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not the unbeliever, that is damned, that it is the sins, that are put on the left hand in the great day, to whom the judge is supposed to speak, but this is absolutely ludicrous. What is sin distinct from the subject 2 Or how can sin, in an abstract point of view, be the subject of rebuke or punishment? Upon this principal, our Saviour suffered in vain, nothing more was necessary, than to have laid our sins upon the cross, and made them suffer death; but every reflecting person must see and feel the absurdity of such stuff as this. Sins are never spoken to, they are frequently spoken of, and there are some very striking figures, by which they are represented, as the tares of the field, sown by the wicked one, while the sower of the seed, as an accountable, intelligent being, is the proper subject of the judgment; the seed is spoken of as offensive, and like other weeds given to the devouring flame. Sometimes the iniquities of our nature are spoken of as chaff, which closely cleaves unto the grain while growing, but is finally doomed to the consuming fire. Sometimes sin is spoken of as flesh, as dead flesh, as a body of sin and death, and in this character, the birds of the air are summoned to the supper of the great God, to eat the flesh of all men. Our Saviour, when explaining unto his disciples the parable of the sower, informed them, that the birds of the air were the wicked ones, they are at last called to feed on the carcases of the abominable and detestable things; but I do not recollect, that, in any part of divine revelation, sin is spoken of in the character of an accountable being; we have already seen, there can be but two characters, the proper subjects of the judgment, angels and men : the one on the right, the other on the left hand of the judge, who is emphatically styled, the Saviour of the world. We have, during a series of years, been charged with propagating the above absurd and truly ridiculous fancies. However, I conceived this folly was found only in the mouths, for I could hardly think it was in the hearts of our calumniators to believe, that there were any, who held such principles.- I was induced to think, these falsehoods were laid to our charge, in order to prejudice the public against us, for as I never conceived of such a doctrine, as either scrifitural or rational myself, so I never believed any one else did. But lately I understand, that this sentiment hath its advocates, and I have the mortification to learn, that these advocates rank with Universalists . Surely, surely, such teachers are not taught by the spirit, that dictated to the men of God, what stands recorded as divine revelation. We conceive, that in this particular at least they are yet to learn. Sixthly, There are a class of Universalists more respectable than the former, who insist, that although all mankind will finally be saved, they have much to perform or to suffer, in order to satisfy divine justice before this event can take place. All, say these Universalists, who have not a fierfection of holiness in themselves in the present state, all who are not in this distempered state, pure in heart, must, before they can see God in glory, pass through a purgatorial five, and there suffer some thousands of years, until they have paid the utmost farthing of the debt they owed the just God, according as the account stands in the book of the law; but when they have suffered the unjust, for the utjust, then they shall come forth with pure hearts filled with fervent affection to him, who graciously condescended to let them pay their own debt. These are called Universalists, and indeed they are Universalists in the strictest sense of the word, for as they do not conceive it is the blood of Jesus, which cleanseth from all sin, so they imagine, that the same mode of procedure, which is adopted for the salvation of all men, will equally apply to fallen angels, and they therefore believe in the salvation of devils. That our Saviour passed by the nature of angels, and took upon him the seed of Abraham, makes, in the view of these Universalists, no difference, for as mankind must after all suffer for their own sins; devils can do the same, and therefore be saved in the same way. What God will do with the fallen angels, after they are sent into the fire prepared for them, I know not, “Men are the books we ought to read; the proper study of mankind is man.” We go no farther in our inquiries than our own nature; so far these Universalists accompany us; but leave us here, and we are better pleased to find them advocates for salvation in any way, than if they were labouring to prove the eternal ruin of the greater part of God's offspring. Yet we conceive these sectarians cannot, with any degree of propriety, be called Universalists on apostolic principles; nor does it appear, that they have any idea of being saved by or in the Lord with an everlasting, or with any salvation. It is difficult to know what they will have to thank God for, at last, they having flaid their own debt, and satisfied divine justice in their own persons. I wonder not, that such Universalists as these are opposed, and with success by the partialists. Such Universalists have nothing to do with the ministry of reconciliation ; the doctrines of the atonement and acceptance in the beloved is out of their plan; such doctrines are considered by them as unfriendly to holiness; such Universalists as these, are as far from the doctrines of the gospel on one side, as their opponents are on the other. These are Pharisaical Universalists, Universalists, who are willing to justify themselves; and such Universalism as this will be much more acceptable to an adulterous generation, than the Universalism found in the ministry of reconciliation; to wit, that God was in Christ reconciling the world unto himself, not ims uting their tresflasses unto them. We are very much at a loss to account for the suffering of Christ at all on the plan adopted by these Universalists; he either suffered for the unjust, or he did not; if he did not suffer for the unjust, he must have suffered very unjustly, inasmuch as he did not fiersonally deserve sufferings, he in himself being holy, harmless, and undefiled. If he did suffer for the unjust, he either satisfied divine justice, or he did not; if he did not, then his resurrection is not our justification, nor did he put away sin by the sacrifice of himself; then he cannot be the saviour of the world, or of any individual in the world ; nor can God be just, if he justifies the ungodly, and, of course, with respect to sinners, as their Saviour, he died in vain. If he did satisfy divine justice, and make recconciliation for iniquity, then this man is our peace, and we have the atonement, and God is well pleased for his righteousness' sake ; then he hath redeemed us from the curse of the law, and is just although a Saviour. The inconsistent plan, adopted by this class of Universalists, is supported like all others of the same complexion by false views of some divine passages in the book of God. When they considered the tares and the goats as wicked men, sent into everlasting fire to do what Jesus Christ, by the grace of God, came to do, and which, by a single word, he can and will show them he hath done; they must of course continue in this everlasting fire, until the business be done, until complete satisfaction be made. The truth is, Jesus is even now the Saviour of all men, cosiccial!y of those who believe ; all that was necessary on God’s part for the complete salvation of all men, was finished, when Jesus accom plished what the prophets prophesied of him, saying, He shall finish transgression, he shall make an end of sin, he shall make reconciliation for iniquities, and shall bring in everlasting right eousness. Nothing more is now necessary, than for God to say, let there be light, and in a moment, in the twinkling of an eye, he ean cause such a change to pass on his purchased possession, as shall make them like unto their glorified head. Yes, by a single word, he can, by the mighty power whereby he is able to subdue all things unto himself, change even these vile bodies, that they may be fashioned like unto his own glorious body. Why the Saviour does not do this now, I know not, any more than I know why he did not assume our nature a thousand years sooner than he did, or why he suffers any to pass out of this state of existence unacquainted with him, as their Saviour, living all their life time in bondage to the fear of death. All I can, all I ought to say, is, that the judge of all the earth does right, and will continue to do right. The Election obtains, in this their day, the knowledge of the things, that make for their peace, and the rest are blinded. But we rest in full assurance, that the period will come, when every eye shall see, when the face of the covering shall be taken from all people, and the veil from all nations, when the earth shall be filled with the knowledge of the Lord, when they shall all know him from the least of them, unto the greatest of them ; and to know God is life eternal. Seventhly, and lastly, There are who call themselves Universalists, who, as the manner of some was in the apostolic age, forsake the assembling themselves together. These admit, that Jesus is the Saviour of all men, and that, therefore, all men are saved. These have not the assurance of understanding, these are not heart believers, these are mere head believers, their faith rests on the judgment of men; among these, are found some who profess Jesus, but, in works, deny him; these are wells without water. Believers who do not believe merely because they have the gospel from men, but because they have it from the Spirit of God who taketh of the things of Jesus, showing them to the soul, and witnessing with the Spirit to the truth thereof, these are not wells without water; the spirit they have received, is, as a well of living water, springing up unto everlasting life.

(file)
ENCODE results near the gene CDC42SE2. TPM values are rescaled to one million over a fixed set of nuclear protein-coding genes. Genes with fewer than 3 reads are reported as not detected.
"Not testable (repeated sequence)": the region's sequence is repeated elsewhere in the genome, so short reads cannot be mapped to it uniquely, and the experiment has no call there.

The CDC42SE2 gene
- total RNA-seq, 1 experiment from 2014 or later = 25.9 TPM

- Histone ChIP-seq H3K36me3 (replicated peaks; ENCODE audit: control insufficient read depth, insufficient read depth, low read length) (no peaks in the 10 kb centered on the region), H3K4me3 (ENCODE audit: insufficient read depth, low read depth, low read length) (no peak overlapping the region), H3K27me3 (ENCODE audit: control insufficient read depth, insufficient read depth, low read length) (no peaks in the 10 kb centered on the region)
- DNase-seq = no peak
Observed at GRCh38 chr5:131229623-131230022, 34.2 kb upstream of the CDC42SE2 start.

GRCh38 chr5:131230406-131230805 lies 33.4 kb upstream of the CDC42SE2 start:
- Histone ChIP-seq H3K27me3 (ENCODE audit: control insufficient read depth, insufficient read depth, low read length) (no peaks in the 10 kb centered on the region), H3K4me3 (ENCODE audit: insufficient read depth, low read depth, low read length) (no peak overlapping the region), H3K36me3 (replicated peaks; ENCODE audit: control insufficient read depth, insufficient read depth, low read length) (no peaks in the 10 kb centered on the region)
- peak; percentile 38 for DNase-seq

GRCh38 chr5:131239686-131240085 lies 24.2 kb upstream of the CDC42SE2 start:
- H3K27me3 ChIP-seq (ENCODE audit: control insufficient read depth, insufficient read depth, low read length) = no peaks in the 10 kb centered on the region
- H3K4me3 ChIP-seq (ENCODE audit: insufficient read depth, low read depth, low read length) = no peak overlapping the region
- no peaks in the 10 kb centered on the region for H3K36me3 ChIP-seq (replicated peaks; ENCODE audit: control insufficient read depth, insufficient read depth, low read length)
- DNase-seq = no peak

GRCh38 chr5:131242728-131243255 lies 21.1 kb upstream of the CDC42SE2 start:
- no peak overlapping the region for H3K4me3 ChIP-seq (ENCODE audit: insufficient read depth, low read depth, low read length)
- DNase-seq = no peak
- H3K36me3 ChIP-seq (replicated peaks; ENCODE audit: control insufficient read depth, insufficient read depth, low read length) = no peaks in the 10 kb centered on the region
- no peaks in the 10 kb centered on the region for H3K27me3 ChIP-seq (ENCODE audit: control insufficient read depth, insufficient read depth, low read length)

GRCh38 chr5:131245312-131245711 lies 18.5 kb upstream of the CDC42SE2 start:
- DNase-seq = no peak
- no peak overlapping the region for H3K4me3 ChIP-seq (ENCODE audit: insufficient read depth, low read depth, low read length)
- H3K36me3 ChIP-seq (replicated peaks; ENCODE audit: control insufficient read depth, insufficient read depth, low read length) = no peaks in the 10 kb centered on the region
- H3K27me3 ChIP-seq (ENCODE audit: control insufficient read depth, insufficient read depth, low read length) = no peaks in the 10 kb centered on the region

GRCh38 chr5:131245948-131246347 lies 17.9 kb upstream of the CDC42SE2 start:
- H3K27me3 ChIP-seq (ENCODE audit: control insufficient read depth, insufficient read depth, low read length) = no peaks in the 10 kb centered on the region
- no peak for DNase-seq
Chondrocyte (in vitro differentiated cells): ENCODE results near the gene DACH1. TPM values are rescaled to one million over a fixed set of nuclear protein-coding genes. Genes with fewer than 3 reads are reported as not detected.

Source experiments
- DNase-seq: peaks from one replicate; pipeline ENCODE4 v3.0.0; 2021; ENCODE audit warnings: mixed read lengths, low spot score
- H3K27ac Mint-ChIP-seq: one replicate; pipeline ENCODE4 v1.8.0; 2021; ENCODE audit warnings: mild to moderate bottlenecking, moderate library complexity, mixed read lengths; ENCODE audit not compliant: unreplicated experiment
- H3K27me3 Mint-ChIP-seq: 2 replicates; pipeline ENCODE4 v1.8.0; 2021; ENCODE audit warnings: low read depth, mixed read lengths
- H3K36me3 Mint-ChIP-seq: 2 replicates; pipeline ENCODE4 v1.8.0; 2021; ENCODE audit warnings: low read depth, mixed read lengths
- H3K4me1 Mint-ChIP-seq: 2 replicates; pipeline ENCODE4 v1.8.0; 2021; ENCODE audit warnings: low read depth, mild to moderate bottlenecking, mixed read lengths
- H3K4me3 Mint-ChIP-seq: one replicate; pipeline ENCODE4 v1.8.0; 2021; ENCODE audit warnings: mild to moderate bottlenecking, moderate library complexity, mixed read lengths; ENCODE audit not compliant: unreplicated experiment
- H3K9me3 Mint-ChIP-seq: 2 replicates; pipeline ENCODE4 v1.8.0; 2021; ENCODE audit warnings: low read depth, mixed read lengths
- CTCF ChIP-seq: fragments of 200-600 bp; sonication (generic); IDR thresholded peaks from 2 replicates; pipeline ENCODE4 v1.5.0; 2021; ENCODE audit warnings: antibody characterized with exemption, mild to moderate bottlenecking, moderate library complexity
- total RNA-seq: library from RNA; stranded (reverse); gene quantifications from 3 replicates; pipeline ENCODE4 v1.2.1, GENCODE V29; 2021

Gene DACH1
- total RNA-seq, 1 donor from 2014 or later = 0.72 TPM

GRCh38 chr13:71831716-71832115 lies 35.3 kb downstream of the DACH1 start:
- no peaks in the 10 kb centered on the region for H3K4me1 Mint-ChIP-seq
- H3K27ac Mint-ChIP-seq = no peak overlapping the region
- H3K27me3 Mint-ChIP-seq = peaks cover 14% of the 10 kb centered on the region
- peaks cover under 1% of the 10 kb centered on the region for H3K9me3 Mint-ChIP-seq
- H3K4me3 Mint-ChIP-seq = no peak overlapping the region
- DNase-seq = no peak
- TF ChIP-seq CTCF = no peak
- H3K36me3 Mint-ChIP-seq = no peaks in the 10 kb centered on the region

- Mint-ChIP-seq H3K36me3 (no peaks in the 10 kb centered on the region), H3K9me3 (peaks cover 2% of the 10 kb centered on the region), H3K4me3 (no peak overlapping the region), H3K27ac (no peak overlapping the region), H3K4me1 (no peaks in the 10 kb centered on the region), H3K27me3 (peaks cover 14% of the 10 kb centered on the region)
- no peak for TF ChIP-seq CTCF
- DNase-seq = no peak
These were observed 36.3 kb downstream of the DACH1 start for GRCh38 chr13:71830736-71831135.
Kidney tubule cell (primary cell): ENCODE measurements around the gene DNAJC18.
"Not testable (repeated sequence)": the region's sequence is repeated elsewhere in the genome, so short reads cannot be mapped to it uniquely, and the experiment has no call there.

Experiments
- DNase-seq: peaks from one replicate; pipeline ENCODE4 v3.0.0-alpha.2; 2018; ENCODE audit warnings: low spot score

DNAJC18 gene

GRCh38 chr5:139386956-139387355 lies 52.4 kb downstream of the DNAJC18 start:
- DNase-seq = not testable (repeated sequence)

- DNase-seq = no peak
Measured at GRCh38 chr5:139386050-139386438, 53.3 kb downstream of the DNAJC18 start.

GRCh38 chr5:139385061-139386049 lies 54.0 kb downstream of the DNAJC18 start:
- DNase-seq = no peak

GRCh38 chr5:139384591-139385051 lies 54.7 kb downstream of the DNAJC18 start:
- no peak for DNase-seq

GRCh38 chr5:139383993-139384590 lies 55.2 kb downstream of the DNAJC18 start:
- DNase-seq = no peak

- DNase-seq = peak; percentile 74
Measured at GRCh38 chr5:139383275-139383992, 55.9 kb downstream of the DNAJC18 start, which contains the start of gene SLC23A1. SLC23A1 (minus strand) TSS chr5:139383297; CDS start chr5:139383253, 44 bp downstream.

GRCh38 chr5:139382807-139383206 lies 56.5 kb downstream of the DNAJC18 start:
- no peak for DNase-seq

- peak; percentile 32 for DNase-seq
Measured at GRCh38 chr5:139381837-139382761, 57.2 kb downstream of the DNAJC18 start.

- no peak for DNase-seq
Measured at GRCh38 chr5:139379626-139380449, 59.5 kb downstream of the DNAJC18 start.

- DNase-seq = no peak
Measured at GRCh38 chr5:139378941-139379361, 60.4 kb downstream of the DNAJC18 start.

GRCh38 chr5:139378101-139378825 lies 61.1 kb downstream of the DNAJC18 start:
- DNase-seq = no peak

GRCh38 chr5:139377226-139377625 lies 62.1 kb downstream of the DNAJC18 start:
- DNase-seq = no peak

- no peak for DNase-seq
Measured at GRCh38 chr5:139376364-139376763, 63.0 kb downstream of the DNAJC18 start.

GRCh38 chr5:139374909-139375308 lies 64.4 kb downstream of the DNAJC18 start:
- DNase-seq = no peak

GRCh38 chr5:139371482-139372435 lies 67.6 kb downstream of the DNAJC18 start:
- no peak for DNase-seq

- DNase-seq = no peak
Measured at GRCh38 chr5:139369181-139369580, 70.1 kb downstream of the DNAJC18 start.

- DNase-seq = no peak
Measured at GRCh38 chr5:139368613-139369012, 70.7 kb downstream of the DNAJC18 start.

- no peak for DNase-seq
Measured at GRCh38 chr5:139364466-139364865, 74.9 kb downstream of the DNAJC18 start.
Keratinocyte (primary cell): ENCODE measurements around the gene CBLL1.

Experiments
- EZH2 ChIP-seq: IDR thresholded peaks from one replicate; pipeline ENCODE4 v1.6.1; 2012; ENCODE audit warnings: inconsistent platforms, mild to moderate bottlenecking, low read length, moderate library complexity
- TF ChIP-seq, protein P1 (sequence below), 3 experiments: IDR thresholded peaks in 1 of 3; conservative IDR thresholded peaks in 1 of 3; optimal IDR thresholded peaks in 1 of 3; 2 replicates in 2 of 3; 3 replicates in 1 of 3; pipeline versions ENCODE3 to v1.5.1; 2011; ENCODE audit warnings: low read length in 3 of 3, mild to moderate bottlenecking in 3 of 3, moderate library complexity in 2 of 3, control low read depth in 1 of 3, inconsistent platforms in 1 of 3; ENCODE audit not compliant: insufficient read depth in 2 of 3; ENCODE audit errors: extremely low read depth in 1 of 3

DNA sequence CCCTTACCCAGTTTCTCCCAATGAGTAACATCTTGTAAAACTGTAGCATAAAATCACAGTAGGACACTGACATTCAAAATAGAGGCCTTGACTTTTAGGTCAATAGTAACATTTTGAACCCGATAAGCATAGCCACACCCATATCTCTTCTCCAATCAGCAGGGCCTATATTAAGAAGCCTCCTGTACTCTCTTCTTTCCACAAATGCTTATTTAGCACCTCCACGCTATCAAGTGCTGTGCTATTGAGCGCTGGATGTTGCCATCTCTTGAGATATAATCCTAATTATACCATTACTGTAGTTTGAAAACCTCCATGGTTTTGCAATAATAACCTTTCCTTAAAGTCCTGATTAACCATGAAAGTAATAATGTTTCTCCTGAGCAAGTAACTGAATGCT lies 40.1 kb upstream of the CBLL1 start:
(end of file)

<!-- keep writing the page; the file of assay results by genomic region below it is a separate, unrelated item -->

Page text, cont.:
Merely head believers, fancy themselves rich and increased in goods, and that they have need of nothing, except the gratification of their vicious appetites; these are among our greatest enemies; these defend truth precisely as the arch fiend would have them; these will not attend on the ministry of the word, where the disciples meet in the name of the Saviour, in order to hear what God the Lord will say unto them, but they will attend at the synagogues of Satan, where the slaves of the devil meet, there to be heard confirming the truth, as Peter denied his Master, with oaths and with curses. These are the scum of the Universalists; these serve Satan more effectually than his own disciples; or rather, they are his own disciples passing under the christian name, as spies, to betray the people under whose name they pass, into the hands of their enemies. The Apostle suffered more from such believers as these, than from all the rest of the world. It was in consequence of the prevalence of such examples, that so much was said on this subject in the Epistles.) I pray God to preserve you from the evil that is in the world, and to direct you into the way of peace. O, let

it never be forgotten by you, that it is only in the way of wisdom,

you can find peace. I am more and more convinced, that it is only the spirit and power of God which can make a consistent Universalist. Do you ask me, what are the features of a consistent Universalist 2 I answer, a consistent Universalist is taught of God; and, under the influence of the divine Spirit, he is made acquainted with the law of God, by the deeds of which, he hath discovered no flesh living can be justified. Not that the doers of the law, are not entitled to justification. The doers of the law are, and shall be justified. But from an acquaintance with the exceeding breadth of the commandment, and the imbecility of human nature, the consistent Universalist is, with the compilers of the Shorter Catechism, convinced, that no mere man since the fall, ever kept the commandments of God, but daily doth break them in thought, word, and deed. He, therefore, considers all men, at all times, as sinners, and coming short of the glory of God; he believes, that man in his best estate, is vanity; and that all the righteousness found in the best of mere human beings, is but as a filthy rag. His knowledge of the law gives him the knowledge of sin; and the commandment, having come with power Vol. III. 46